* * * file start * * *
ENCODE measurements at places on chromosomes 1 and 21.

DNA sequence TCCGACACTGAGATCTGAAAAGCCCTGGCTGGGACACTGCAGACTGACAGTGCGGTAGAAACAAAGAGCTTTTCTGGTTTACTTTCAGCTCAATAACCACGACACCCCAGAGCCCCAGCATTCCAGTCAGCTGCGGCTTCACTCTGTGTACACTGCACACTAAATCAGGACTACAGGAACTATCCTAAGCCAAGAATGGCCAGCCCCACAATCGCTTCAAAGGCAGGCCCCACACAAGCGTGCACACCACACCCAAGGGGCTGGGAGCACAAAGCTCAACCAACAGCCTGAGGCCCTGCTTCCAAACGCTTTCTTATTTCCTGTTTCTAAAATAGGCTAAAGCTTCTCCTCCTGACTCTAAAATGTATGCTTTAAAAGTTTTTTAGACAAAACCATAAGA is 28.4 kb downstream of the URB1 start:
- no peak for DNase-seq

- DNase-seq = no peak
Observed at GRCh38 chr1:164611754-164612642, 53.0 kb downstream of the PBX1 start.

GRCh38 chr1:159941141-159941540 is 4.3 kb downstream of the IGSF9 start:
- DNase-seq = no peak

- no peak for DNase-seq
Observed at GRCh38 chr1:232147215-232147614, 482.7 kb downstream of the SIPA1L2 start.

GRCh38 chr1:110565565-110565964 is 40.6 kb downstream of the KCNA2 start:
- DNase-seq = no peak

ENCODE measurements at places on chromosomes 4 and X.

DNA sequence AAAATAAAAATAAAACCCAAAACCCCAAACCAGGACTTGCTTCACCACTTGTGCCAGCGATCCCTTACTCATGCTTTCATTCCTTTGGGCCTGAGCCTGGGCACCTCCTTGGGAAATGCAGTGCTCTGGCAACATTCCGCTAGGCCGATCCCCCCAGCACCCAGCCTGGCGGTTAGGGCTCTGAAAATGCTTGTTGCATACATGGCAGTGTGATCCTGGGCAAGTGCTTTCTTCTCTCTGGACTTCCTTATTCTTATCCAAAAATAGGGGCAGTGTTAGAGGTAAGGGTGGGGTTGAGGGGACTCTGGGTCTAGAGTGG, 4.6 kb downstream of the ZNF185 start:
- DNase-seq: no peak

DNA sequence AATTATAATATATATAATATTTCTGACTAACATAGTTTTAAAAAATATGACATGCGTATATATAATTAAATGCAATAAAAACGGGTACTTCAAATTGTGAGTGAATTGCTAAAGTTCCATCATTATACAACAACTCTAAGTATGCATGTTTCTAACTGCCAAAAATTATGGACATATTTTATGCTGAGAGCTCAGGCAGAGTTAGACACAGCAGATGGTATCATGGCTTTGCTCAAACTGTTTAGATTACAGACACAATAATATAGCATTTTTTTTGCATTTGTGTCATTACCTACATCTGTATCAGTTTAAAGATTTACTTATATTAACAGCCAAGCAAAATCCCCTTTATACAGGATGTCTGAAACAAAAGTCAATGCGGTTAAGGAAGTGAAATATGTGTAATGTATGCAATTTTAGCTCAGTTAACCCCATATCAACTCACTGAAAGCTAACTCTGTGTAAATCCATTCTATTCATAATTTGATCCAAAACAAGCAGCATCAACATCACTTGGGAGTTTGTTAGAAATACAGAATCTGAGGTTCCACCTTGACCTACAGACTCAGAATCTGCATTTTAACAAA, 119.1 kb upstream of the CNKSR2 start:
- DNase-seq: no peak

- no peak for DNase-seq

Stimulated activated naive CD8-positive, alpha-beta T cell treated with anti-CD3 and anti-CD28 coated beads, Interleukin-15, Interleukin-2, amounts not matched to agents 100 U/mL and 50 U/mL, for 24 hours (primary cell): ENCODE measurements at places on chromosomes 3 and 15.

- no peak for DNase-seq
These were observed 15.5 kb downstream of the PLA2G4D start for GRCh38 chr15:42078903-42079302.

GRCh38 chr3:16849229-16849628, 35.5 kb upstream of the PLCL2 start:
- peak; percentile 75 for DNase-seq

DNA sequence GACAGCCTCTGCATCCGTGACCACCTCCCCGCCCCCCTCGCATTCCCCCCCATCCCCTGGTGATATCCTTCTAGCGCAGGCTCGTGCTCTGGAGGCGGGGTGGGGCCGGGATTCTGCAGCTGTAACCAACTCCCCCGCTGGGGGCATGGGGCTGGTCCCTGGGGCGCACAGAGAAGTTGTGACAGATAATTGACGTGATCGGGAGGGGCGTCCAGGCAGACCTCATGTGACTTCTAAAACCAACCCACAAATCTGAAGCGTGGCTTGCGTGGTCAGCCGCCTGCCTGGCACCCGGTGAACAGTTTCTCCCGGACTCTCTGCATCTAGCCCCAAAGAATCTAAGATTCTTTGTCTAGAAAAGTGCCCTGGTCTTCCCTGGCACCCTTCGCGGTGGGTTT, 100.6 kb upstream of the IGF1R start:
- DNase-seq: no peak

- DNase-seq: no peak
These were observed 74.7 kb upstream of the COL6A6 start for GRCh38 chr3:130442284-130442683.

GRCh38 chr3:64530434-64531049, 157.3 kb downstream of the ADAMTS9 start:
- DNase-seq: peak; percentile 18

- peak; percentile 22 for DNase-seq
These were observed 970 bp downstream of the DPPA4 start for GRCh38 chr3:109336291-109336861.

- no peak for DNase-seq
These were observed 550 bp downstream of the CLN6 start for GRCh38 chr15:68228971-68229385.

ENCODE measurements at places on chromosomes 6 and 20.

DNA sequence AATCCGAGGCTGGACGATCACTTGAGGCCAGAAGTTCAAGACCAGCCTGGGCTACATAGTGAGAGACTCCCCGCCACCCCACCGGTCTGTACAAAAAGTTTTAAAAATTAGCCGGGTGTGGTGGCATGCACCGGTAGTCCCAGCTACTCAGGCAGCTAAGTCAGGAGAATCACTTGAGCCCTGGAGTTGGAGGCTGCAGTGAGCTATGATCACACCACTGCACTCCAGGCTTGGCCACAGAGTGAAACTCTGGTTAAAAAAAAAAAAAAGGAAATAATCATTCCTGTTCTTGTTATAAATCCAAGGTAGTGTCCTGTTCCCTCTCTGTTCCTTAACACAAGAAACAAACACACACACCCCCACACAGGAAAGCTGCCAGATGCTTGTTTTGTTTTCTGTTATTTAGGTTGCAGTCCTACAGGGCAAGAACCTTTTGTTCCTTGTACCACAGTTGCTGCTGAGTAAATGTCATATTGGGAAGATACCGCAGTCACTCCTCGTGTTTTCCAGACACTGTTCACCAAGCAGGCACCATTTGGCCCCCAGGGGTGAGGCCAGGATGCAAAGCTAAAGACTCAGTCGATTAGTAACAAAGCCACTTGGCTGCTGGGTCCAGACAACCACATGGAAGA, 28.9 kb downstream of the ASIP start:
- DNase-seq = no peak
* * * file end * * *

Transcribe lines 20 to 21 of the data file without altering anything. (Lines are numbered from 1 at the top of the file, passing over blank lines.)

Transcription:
These were observed 15.5 kb downstream of the PLA2G4D start for GRCh38 chr15:42078903-42079302.

GRCh38 chr3:16849229-16849628, 35.5 kb upstream of the PLCL2 start: